To expand abortion access in Texas, a lawmaker gets creative

Despite strict abortion laws in Texas, a new law allowing for certain exemptions has been signed by the state’s Republican governor, Greg Abbott.

Legislative maneuvers: Texas State Representative Ann Johnson pushed through a law that allows doctors to perform abortions when a patient’s water breaks too early for the fetus to survive or in cases of ectopic pregnancies.
* This bill, signed by Governor Abbott, does not use the term “abortion”, which helped it get bipartisan support and avoid becoming a “political football”, according to Johnson.

The context: Texas’s abortion laws have been under scrutiny for their stringent rules and harsh penalties for physicians violating the ban.
* The laws provide a very narrow exception for abortions i.e., when a patient is “in danger of death or a serious risk of substantial impairment of a major bodily function.”
* Due to the ambiguity of these laws and the severe penalties, care for patients with complex pregnancies has been delayed, leading to life-threatening situations.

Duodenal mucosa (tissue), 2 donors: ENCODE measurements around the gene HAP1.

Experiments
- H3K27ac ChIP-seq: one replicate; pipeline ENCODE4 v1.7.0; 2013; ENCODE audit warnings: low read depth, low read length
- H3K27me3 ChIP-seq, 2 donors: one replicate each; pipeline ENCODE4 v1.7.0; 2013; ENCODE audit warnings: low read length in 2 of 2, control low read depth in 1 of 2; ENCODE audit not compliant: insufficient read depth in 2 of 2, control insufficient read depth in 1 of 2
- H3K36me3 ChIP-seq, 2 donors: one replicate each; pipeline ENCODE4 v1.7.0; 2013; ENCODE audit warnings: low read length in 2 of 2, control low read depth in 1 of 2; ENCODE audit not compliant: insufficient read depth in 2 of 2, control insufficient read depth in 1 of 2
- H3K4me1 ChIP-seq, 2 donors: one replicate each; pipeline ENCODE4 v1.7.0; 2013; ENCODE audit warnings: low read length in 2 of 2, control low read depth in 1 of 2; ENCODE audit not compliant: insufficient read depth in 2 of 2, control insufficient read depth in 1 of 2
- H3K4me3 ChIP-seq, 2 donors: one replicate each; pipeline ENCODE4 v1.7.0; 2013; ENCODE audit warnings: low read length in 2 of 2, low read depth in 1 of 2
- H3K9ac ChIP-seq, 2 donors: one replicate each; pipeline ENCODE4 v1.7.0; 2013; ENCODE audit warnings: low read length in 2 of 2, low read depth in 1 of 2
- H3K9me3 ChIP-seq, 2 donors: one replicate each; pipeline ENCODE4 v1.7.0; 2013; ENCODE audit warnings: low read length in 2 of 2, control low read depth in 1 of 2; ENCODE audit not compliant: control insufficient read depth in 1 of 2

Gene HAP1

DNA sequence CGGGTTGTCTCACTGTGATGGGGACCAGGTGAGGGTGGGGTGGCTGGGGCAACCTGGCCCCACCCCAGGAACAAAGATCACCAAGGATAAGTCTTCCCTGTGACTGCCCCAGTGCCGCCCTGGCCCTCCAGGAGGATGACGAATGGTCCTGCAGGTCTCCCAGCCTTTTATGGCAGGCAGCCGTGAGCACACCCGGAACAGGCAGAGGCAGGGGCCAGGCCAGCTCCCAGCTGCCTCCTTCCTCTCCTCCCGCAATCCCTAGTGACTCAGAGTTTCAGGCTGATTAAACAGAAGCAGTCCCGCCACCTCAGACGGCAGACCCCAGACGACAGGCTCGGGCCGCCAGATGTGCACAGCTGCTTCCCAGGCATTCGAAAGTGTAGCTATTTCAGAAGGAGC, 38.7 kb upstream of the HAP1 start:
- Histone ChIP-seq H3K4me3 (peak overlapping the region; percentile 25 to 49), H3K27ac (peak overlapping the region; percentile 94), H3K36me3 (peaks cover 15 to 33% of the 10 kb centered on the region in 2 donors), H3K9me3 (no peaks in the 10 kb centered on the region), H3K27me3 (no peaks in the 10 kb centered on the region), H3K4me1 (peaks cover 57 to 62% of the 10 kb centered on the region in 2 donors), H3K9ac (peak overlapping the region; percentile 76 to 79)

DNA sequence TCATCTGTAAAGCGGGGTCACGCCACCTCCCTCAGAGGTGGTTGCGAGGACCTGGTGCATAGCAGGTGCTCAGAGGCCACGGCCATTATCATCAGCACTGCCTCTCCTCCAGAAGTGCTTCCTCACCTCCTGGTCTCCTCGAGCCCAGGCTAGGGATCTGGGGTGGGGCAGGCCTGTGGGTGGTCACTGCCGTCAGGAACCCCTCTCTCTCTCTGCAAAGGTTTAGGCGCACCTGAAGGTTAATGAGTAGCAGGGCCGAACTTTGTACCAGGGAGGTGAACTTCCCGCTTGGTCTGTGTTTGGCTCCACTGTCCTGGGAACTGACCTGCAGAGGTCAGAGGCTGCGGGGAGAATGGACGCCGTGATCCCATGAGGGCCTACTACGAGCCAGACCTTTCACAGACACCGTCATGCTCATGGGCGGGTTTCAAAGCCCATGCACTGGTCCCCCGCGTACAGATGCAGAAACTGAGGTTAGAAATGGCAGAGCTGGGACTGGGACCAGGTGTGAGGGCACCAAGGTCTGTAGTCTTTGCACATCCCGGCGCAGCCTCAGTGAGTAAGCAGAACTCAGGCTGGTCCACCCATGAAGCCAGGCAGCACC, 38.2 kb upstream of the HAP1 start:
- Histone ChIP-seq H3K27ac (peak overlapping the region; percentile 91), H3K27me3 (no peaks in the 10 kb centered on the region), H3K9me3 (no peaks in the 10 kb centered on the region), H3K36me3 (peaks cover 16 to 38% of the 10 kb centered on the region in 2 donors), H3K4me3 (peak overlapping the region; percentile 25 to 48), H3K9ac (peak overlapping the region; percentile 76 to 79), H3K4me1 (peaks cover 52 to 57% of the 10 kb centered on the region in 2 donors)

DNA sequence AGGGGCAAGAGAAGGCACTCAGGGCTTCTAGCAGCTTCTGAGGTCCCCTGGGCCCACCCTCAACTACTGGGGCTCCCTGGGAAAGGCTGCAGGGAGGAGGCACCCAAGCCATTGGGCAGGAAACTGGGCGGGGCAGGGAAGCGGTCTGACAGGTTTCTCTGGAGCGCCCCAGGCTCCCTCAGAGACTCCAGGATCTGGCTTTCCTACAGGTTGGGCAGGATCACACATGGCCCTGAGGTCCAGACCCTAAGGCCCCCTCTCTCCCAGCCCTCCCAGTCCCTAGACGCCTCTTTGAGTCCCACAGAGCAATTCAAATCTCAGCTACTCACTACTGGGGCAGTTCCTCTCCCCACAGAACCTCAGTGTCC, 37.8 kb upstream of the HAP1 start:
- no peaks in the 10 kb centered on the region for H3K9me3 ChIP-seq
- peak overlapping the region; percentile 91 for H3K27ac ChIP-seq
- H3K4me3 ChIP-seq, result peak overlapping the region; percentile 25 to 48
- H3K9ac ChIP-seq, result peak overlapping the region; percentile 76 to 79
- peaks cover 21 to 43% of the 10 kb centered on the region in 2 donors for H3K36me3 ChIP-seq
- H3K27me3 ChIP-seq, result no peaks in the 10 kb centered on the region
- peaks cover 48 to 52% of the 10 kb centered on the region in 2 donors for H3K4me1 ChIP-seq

Impact of the laws: The restrictive abortion laws not only affect OB-GYNs but also other medical practitioners due to criminal penalties imposed on medications that can cause abortions.
* A lawsuit claims that vague language in the medical exceptions has led to delays in medical care, causing harm to patients.

Reactions: While some doctors see the new law as progress, others view it as limited, as it does not cater to all medical complications that can necessitate abortion.
* With the new law expected to go into effect on September 1, Representative Johnson acknowledges the need for further legislation addressing a wider array of pregnancy complications.

View original article on NPR

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